On a recent road trip from California to Montana, I discovered one thing: as different as our states are, we as an American people are united not only by the pursuit of life, liberty and happiness but the very real desire for road snacks.
Like the good Vendor’s Daughter that I am, for years I have surveyed competitors’ vending machines in airports, bowling alleys, hospitals, etc. across the country. And now that J&J operates a growing number of micro markets, I continually find myself searching every convenience store/gas station that I go to, looking to see how my prices, product selection and store layout compare to theirs (the big shots).
That being said, if you are currently operating a micro market here are my suggestions based on observation from c-stores/gas stations:
- Group Like Items Together – On our journey I searched for the four new flavors of Lays at every gas station we went to. It was easy to determine quickly whether or not they had what I wanted because it’s not hard to find a chip aisle in a convenience store. I might have had to pass candy but I didn’t have to sort through candy to get to chips.
- Group Beverages by Type NOT BOTTLER – This is no longer vending. A Pepsi cooler should not have just Pepsi products in it and a Coca Cola cooler should not have just Coca Cola products in it. When you merchandise your coolers put Coca Cola next to Pepsi, Sprite next to 7up, all your waters together, energy drinks in one row, etc. Stop organizing by bottler and start organizing by type, bottlers don’t care because it actually increases sales.
- Advertise – Posters, cooler clings, floor stickers, they are all your friends and come FREE from distributors. Utilize these free gifts (warning: keep in mind that your space is limited, and too much of these good things will make your market look cluttered)
- Stay Current – Like I said I was looking for the four NEW flavors of Lays. I knew they would have them even though it’s a limited promotion because that’s what convenience stores do. Keep excitement around your market by bringing in new products and by working with distributors to monopolize seasonal promotions. It’s a little extra work but can result in a lot more profit.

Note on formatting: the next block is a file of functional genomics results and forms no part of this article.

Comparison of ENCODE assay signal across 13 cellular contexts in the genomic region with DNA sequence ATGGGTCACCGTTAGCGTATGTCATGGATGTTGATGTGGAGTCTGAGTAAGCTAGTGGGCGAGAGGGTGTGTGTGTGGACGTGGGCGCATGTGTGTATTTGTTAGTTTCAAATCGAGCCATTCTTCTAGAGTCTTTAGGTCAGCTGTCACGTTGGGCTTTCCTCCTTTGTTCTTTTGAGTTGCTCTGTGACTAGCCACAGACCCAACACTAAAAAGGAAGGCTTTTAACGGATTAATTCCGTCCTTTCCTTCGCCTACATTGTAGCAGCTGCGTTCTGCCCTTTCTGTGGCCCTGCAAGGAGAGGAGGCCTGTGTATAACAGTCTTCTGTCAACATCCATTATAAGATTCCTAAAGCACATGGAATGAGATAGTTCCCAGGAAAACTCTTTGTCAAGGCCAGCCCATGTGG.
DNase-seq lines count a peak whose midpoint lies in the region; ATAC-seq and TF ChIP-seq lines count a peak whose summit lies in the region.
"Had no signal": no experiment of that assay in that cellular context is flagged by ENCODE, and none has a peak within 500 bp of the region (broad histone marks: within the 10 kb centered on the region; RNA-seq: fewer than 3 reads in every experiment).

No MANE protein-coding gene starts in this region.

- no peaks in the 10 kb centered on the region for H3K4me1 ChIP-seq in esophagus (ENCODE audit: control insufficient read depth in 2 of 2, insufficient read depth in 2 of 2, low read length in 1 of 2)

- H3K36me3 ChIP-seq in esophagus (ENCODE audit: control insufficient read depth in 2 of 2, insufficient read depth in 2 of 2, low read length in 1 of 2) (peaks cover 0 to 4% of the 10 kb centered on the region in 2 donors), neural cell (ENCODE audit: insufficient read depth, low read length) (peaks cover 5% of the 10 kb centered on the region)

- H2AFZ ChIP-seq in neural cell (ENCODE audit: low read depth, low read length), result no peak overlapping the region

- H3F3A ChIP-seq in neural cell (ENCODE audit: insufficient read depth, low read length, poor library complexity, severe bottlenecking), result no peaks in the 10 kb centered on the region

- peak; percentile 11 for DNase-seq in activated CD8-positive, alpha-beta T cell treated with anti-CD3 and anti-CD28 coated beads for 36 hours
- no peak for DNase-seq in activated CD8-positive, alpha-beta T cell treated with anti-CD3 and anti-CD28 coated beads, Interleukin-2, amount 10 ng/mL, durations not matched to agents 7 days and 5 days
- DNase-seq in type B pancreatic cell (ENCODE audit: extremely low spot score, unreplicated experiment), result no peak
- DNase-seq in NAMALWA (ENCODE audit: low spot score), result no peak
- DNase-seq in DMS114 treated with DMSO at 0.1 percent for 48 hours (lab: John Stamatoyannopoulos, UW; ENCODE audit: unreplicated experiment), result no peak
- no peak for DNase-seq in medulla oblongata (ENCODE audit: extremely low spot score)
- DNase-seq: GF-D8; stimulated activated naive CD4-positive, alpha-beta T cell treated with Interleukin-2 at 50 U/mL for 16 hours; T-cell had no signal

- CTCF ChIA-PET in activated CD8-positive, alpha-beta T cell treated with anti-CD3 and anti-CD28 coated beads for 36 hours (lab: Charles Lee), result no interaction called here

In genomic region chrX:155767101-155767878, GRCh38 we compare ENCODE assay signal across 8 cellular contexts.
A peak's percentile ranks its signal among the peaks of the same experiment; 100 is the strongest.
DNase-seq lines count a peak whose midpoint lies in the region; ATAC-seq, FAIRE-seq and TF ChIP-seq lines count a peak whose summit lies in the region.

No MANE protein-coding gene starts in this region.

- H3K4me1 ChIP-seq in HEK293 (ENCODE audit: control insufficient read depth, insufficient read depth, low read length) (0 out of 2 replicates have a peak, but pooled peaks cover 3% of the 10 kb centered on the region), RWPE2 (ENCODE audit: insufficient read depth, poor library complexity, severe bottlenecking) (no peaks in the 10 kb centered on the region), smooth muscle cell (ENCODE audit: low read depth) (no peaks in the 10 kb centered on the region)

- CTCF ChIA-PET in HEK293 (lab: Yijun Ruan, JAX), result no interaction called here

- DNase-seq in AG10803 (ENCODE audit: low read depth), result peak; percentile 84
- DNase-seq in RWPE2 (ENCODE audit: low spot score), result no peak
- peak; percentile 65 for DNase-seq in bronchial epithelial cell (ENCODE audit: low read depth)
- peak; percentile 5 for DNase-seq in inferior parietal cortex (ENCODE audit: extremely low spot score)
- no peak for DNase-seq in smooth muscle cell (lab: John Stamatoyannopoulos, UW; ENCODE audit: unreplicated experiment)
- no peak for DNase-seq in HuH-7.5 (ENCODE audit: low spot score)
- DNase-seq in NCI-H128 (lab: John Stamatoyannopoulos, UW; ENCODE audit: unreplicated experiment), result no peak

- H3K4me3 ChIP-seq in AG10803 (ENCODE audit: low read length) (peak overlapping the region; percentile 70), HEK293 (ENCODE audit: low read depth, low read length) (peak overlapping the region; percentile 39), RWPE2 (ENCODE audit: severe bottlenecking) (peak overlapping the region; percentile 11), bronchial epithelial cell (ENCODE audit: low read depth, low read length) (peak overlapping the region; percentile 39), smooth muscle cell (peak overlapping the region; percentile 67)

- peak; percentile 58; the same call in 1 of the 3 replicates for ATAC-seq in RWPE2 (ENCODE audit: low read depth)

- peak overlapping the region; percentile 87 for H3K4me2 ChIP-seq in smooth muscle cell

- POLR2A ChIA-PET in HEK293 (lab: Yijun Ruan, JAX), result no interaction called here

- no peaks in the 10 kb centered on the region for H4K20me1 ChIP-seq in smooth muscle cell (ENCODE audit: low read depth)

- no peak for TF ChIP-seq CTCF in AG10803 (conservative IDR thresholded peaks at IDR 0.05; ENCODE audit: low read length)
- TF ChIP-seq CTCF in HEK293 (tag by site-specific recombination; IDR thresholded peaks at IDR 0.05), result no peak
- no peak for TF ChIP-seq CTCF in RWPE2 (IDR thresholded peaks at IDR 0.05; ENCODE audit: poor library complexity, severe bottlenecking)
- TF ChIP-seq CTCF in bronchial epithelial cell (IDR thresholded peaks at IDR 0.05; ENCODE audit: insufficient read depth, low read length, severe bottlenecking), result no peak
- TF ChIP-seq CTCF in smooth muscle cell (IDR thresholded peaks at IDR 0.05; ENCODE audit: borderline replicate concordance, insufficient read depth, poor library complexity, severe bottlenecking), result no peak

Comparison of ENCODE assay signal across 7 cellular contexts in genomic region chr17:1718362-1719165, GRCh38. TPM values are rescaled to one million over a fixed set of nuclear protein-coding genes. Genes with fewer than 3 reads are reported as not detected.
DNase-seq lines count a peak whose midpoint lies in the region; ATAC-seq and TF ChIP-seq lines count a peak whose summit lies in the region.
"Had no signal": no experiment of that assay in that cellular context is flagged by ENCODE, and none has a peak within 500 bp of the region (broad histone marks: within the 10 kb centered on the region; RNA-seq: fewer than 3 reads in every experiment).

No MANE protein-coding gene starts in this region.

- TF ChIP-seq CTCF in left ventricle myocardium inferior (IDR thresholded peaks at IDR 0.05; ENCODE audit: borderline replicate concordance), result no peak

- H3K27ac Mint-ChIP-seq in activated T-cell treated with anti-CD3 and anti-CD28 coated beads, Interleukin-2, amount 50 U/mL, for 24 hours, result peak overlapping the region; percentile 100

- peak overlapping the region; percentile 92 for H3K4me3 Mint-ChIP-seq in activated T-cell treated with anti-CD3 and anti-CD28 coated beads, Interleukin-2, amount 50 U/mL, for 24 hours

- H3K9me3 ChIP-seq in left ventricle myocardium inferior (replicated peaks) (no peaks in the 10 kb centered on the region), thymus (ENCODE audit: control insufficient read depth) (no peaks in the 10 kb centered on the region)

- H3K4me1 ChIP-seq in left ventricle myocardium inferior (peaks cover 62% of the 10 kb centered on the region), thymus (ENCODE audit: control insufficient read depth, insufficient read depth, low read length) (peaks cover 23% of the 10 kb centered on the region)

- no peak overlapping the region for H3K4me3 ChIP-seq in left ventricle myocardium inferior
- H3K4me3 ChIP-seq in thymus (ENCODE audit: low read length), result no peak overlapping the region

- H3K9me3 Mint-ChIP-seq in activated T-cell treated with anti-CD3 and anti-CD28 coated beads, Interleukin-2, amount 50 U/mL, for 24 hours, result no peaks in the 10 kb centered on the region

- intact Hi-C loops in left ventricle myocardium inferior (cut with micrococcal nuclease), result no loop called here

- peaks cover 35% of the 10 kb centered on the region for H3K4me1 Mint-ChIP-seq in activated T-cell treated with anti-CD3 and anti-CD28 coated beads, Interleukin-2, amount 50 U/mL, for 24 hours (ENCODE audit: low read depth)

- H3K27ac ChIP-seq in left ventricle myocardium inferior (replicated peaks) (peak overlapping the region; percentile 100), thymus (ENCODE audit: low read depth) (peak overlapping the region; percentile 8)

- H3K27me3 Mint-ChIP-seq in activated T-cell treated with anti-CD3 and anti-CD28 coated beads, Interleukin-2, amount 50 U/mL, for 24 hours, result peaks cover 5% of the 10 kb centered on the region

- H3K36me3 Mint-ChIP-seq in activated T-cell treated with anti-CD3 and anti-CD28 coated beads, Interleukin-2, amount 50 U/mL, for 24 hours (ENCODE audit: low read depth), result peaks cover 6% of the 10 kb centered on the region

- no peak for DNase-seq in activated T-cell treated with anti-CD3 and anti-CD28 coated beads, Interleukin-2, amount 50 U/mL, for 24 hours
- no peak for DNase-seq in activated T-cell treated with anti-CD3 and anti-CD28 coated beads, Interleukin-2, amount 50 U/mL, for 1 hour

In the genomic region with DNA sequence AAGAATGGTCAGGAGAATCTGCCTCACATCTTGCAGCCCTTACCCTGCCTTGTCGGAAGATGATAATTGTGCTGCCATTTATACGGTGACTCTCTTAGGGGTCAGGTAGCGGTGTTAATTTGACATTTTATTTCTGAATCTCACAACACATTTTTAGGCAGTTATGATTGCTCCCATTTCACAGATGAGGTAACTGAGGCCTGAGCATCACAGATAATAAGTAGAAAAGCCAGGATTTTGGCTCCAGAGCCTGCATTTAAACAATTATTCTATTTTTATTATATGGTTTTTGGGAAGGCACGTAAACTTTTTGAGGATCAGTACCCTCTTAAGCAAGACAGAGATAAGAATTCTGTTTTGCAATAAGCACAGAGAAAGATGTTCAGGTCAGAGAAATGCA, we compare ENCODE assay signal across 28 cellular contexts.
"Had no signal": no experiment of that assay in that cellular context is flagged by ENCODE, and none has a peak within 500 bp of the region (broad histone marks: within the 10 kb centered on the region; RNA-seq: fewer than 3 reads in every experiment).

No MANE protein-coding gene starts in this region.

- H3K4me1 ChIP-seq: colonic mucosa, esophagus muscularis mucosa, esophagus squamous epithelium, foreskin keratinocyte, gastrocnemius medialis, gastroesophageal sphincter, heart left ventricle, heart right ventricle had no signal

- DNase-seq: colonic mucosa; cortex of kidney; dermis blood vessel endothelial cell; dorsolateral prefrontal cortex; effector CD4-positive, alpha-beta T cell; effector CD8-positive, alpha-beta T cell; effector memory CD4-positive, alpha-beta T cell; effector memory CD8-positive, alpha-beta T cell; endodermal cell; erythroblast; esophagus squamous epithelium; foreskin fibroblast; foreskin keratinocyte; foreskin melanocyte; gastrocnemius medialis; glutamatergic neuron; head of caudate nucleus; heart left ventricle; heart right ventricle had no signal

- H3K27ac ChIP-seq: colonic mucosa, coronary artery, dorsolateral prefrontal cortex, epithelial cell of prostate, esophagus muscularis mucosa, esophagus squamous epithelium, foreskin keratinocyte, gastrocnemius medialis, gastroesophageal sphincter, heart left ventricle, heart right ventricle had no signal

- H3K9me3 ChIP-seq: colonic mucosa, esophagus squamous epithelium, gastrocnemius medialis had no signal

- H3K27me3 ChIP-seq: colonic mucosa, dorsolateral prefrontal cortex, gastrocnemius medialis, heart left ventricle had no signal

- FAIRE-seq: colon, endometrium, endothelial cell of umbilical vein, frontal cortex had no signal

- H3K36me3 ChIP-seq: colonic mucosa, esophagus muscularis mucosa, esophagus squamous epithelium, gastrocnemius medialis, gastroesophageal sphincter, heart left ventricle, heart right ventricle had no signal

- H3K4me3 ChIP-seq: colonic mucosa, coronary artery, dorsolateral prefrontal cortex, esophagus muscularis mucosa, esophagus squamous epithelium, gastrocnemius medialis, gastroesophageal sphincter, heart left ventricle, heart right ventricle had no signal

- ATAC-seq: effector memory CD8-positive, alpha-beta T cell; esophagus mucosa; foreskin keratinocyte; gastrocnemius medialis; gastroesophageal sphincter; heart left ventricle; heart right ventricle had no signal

Finally, keep your demographics in mind. When I got back from Montana I met up with a group of friends and we all sampled the 4 flavors of Lays that I eventually did find:
- Wasabi & Ginger
- Mac & Cheese with Bacon
- Mango Salsa
In bold you can find our varied responses:
- Cappuccino – yum, tastes like a churro/eh, this should be a cookie not a chip
- Wasabi & Ginger - I love the spice/ that’s too hot, I could never eat more than a few
- Mac & Cheese with Bacon – the cheddar flavor is awesome/with this chip I could eat just one
- Mango Salsa – so refreshing/I think I just ate a candle
My point in sharing this is that people’s tastes differ as widely as our states. You can’t please EVERYONE but you can please the majority. Know your markets, don’t treat them the same. Some may want healthier product, some may be more inclined towards spicier flavor profiles, stock based on demand not a generic one type fits all menu.
Jennifer Skidmore is a Sales Manager and 3rd generation vendor at J&J Vending Inc., a family owned and operated vending and office coffee service in the SF Bay Area. In addition to her work at J&J she also serves as a board member on CAVC and is an active participant in NAMA’s ELN (Emerging Leader’s Network). More Vendor’s Daughter blogs can be found here http://vendorsdaughter.wordpress.com. For more information visit www.jandjvendinginc.com.